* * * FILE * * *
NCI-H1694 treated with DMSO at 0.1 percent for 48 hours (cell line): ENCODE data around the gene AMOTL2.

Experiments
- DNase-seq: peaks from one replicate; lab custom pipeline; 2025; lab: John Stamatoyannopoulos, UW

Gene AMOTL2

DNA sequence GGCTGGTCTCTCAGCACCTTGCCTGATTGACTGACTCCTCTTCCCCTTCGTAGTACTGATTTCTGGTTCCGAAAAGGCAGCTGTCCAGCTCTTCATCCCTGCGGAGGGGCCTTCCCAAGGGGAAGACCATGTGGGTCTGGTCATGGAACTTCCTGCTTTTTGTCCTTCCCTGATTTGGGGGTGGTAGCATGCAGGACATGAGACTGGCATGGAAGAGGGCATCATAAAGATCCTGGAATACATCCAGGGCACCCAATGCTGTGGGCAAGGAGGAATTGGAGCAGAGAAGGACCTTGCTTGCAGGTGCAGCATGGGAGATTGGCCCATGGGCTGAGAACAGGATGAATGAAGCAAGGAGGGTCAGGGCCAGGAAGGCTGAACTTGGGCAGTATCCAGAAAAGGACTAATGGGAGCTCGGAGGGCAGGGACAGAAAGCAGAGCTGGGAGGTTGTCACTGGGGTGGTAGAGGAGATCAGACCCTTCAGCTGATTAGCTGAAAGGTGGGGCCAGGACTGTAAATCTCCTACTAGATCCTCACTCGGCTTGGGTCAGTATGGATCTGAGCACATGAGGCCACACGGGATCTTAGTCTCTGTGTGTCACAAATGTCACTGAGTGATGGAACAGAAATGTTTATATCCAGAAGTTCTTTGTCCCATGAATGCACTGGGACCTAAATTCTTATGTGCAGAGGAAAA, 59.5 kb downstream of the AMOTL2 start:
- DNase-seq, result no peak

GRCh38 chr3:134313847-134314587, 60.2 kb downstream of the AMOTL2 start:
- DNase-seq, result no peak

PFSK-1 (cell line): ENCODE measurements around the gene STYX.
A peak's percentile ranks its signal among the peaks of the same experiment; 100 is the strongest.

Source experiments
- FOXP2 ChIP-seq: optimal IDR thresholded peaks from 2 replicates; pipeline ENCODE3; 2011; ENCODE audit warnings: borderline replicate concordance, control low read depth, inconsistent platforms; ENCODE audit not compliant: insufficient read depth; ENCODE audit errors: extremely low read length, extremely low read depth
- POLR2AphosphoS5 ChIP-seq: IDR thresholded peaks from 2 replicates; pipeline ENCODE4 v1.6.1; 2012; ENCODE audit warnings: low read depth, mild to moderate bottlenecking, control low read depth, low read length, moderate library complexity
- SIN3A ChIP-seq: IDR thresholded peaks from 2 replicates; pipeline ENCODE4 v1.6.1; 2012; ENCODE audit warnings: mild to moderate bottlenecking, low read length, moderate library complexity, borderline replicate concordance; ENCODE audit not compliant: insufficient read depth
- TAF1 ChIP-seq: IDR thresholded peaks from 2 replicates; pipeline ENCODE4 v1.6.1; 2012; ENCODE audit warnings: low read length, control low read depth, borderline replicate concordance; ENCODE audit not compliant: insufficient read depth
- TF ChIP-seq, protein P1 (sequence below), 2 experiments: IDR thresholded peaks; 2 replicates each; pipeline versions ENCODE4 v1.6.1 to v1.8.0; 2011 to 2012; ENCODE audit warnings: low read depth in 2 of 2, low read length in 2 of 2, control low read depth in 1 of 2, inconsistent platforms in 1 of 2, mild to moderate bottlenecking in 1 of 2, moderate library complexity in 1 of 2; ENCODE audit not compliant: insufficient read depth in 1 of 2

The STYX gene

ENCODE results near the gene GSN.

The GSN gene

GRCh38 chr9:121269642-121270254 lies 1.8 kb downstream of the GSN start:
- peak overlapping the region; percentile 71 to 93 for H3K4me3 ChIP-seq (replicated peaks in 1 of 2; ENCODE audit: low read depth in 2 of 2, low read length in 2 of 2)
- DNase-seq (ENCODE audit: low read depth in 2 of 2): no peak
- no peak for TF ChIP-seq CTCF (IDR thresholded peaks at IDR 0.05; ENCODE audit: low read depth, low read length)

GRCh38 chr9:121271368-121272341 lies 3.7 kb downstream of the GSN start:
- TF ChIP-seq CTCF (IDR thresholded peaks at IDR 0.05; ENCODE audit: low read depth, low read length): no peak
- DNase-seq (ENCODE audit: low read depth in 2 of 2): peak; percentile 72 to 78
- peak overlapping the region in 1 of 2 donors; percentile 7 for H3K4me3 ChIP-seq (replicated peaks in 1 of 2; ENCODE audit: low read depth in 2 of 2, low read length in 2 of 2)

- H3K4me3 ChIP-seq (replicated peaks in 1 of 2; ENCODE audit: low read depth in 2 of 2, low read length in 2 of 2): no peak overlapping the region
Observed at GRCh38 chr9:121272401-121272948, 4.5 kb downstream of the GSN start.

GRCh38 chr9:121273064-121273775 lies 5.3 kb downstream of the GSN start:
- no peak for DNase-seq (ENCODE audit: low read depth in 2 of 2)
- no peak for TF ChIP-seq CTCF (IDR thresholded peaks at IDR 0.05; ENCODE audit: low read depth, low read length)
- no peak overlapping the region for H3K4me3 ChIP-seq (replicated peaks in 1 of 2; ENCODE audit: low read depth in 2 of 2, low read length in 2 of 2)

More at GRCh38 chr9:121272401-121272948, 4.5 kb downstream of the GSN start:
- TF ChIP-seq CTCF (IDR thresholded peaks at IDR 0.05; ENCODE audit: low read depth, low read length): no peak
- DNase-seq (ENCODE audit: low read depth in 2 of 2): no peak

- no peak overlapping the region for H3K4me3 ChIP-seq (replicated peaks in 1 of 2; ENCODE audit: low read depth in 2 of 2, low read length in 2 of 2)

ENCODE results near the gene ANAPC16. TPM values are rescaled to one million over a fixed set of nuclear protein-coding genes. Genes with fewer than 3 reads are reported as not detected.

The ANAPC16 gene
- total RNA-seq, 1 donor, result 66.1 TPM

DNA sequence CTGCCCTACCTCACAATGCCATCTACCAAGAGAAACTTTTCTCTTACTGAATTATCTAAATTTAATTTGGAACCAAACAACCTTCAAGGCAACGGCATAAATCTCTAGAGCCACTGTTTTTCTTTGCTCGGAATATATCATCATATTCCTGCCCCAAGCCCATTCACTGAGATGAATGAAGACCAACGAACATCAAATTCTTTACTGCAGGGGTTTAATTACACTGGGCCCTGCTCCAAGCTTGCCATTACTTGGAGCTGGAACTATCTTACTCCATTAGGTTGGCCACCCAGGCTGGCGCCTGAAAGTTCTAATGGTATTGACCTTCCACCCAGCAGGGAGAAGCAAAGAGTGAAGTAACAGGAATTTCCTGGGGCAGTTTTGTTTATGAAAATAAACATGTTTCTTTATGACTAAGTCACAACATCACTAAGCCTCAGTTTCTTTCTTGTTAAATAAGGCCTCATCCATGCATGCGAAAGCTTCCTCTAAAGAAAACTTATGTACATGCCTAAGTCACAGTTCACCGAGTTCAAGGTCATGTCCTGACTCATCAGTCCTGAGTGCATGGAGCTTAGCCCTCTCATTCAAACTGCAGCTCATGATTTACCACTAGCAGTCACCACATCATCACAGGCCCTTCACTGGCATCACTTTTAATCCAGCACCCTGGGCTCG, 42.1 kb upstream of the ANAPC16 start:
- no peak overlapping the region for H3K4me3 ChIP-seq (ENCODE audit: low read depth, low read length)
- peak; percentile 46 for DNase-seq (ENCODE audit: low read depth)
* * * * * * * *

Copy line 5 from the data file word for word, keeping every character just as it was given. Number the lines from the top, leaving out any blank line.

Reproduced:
DNA sequence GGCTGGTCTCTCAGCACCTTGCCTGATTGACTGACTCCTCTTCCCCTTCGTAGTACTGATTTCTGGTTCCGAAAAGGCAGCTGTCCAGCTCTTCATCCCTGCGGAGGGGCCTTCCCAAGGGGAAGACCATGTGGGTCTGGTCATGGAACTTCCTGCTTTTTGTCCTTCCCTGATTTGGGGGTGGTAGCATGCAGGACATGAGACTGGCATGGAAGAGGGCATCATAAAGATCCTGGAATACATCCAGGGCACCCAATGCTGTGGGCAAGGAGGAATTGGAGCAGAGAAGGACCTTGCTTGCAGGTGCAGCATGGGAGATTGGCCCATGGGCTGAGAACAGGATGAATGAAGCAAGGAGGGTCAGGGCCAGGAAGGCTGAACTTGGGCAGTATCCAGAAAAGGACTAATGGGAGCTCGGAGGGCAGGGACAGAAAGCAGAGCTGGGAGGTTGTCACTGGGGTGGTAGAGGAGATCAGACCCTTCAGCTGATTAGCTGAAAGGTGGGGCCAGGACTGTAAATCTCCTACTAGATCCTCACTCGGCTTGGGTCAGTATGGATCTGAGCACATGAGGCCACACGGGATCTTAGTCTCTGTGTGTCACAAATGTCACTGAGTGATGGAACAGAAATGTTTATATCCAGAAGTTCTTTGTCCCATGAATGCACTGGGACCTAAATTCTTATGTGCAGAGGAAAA, 59.5 kb downstream of the AMOTL2 start: